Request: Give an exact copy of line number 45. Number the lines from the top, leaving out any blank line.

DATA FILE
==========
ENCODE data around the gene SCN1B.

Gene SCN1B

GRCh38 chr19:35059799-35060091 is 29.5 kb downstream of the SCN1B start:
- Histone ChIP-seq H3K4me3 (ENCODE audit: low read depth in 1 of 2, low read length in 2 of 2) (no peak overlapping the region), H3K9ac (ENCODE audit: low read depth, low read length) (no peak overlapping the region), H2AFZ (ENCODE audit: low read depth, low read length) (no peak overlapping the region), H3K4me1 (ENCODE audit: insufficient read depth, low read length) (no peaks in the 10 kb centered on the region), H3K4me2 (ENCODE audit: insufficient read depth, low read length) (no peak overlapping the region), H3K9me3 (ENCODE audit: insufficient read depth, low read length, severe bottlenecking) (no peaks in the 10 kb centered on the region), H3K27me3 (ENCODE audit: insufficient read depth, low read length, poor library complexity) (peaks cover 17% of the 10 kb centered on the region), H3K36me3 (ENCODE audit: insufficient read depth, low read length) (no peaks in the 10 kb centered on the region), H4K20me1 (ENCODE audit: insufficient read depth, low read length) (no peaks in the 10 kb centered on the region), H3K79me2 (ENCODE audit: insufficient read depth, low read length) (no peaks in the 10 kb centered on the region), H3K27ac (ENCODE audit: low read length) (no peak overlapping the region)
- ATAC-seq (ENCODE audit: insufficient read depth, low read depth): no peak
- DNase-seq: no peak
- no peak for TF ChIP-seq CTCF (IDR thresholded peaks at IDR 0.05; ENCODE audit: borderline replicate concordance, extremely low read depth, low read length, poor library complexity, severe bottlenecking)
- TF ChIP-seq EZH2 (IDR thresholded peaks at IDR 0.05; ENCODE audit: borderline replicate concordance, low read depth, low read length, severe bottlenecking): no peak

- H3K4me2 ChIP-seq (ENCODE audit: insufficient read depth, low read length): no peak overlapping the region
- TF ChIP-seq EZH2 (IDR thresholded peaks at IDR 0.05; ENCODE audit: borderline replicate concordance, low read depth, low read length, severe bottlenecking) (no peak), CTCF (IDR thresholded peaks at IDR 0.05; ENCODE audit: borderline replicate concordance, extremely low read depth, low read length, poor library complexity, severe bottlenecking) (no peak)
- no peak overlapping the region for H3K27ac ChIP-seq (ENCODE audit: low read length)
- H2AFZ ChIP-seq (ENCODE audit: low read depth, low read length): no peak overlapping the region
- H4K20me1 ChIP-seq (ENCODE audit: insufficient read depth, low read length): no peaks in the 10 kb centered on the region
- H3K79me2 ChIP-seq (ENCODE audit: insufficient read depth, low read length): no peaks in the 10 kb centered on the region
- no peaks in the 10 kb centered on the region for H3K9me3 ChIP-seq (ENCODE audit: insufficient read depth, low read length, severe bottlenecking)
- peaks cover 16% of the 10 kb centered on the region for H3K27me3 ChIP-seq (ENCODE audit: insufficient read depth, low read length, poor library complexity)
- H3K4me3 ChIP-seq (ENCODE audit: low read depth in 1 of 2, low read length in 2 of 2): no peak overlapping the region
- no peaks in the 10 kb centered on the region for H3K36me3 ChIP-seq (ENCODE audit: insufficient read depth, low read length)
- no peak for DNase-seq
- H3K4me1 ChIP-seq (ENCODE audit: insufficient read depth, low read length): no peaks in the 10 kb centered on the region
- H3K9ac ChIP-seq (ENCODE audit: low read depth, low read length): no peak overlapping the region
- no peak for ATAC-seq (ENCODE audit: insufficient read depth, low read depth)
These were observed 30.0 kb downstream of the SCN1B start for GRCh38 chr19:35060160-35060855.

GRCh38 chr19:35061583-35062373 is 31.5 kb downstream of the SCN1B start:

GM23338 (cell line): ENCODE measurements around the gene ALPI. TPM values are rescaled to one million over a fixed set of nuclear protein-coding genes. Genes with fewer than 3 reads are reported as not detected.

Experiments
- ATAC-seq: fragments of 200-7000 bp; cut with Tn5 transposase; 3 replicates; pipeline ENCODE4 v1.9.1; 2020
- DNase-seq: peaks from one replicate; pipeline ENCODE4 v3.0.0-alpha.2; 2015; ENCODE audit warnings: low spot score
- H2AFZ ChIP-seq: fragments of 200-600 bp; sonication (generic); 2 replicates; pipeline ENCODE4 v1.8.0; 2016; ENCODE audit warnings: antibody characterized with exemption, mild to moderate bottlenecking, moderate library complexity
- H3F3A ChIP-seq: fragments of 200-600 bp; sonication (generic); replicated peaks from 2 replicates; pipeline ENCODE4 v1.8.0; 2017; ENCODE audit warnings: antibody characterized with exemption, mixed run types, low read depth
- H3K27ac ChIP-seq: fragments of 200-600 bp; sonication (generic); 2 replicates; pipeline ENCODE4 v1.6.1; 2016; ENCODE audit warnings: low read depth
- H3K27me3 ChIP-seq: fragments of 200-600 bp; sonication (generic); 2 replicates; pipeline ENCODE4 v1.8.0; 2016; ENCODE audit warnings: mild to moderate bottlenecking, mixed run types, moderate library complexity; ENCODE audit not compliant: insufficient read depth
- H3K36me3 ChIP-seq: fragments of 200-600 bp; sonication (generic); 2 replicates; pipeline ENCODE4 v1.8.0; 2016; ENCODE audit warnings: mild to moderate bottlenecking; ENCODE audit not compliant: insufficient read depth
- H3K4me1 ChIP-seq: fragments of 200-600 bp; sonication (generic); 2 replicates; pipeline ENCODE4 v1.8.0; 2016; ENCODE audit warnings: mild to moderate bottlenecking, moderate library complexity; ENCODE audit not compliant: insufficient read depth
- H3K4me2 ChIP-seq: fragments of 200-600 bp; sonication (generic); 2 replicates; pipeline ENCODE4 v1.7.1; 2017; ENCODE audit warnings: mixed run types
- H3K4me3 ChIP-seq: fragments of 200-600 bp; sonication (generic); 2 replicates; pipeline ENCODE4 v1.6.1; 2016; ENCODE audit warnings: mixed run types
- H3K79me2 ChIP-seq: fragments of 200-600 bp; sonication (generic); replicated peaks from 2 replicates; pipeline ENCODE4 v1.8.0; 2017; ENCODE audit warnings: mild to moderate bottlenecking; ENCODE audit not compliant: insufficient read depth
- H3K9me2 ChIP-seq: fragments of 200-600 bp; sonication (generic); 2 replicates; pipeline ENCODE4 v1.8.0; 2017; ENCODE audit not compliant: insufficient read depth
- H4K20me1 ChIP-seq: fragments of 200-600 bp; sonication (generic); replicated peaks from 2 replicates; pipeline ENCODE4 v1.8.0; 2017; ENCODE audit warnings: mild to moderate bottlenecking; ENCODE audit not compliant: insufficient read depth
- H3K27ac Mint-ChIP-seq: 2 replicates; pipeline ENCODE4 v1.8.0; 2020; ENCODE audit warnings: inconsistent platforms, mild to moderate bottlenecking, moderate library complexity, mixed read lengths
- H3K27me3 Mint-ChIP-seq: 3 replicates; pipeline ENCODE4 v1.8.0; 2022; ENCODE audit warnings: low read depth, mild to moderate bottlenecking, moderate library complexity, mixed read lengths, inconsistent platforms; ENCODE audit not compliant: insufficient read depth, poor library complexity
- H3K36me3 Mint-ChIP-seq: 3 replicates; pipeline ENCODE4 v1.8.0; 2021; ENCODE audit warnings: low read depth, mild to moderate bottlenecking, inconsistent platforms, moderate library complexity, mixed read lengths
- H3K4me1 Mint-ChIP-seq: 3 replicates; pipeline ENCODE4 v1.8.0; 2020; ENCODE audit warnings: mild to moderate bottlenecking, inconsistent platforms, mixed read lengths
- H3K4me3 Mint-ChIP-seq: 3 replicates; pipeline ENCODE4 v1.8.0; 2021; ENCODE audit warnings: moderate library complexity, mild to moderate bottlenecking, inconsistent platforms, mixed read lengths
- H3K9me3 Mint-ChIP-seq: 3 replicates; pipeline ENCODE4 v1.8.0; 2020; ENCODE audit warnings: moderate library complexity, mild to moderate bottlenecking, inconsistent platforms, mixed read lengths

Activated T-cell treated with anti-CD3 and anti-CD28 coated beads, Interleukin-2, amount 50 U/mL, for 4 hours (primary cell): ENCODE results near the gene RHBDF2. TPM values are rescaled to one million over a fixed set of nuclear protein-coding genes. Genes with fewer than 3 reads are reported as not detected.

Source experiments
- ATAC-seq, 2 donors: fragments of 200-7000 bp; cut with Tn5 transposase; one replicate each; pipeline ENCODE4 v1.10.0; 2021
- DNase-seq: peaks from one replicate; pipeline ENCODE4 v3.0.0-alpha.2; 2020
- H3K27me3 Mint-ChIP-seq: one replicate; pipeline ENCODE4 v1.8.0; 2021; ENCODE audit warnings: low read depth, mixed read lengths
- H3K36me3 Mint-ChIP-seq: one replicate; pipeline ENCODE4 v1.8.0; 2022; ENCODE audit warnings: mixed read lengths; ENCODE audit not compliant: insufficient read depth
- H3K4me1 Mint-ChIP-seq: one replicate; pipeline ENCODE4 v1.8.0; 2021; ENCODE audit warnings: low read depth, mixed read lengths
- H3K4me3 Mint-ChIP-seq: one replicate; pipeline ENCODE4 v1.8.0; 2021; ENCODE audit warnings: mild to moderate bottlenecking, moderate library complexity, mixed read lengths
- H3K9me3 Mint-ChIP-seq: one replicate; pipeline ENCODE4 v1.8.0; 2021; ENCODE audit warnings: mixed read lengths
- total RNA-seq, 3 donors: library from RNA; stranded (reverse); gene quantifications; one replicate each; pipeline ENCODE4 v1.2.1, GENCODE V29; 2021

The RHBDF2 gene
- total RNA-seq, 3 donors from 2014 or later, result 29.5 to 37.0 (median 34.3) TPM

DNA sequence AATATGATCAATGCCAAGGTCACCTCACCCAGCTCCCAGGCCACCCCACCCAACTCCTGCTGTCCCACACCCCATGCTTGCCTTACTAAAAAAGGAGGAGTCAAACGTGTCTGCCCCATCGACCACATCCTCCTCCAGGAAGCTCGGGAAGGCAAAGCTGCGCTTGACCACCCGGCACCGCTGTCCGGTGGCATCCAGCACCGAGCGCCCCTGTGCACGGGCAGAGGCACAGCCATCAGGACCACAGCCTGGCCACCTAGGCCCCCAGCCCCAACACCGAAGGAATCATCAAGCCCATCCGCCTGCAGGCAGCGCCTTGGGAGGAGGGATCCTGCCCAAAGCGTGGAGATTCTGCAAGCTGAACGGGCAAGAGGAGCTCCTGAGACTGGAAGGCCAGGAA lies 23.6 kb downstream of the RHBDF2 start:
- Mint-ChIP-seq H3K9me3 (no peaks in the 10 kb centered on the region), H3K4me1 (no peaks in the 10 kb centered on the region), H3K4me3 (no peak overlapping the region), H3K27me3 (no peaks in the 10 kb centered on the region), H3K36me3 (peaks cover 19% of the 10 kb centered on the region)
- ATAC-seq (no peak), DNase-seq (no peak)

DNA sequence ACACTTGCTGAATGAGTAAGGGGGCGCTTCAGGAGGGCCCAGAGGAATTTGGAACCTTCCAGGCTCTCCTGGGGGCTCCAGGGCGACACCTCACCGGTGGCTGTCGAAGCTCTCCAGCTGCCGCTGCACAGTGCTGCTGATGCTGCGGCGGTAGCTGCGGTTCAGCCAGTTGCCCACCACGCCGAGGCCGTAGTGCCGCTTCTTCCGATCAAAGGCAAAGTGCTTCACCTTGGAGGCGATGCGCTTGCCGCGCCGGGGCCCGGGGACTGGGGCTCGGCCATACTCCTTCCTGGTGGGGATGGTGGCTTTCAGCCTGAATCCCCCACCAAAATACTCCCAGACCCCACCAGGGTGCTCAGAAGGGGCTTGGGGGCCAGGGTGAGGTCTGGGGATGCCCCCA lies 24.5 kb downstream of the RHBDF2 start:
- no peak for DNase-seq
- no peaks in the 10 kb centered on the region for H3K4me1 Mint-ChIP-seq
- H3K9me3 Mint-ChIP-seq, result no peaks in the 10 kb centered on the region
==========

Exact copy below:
- H3K9me3 Mint-ChIP-seq: 3 replicates; pipeline ENCODE4 v1.8.0; 2020; ENCODE audit warnings: moderate library complexity, mild to moderate bottlenecking, inconsistent platforms, mixed read lengths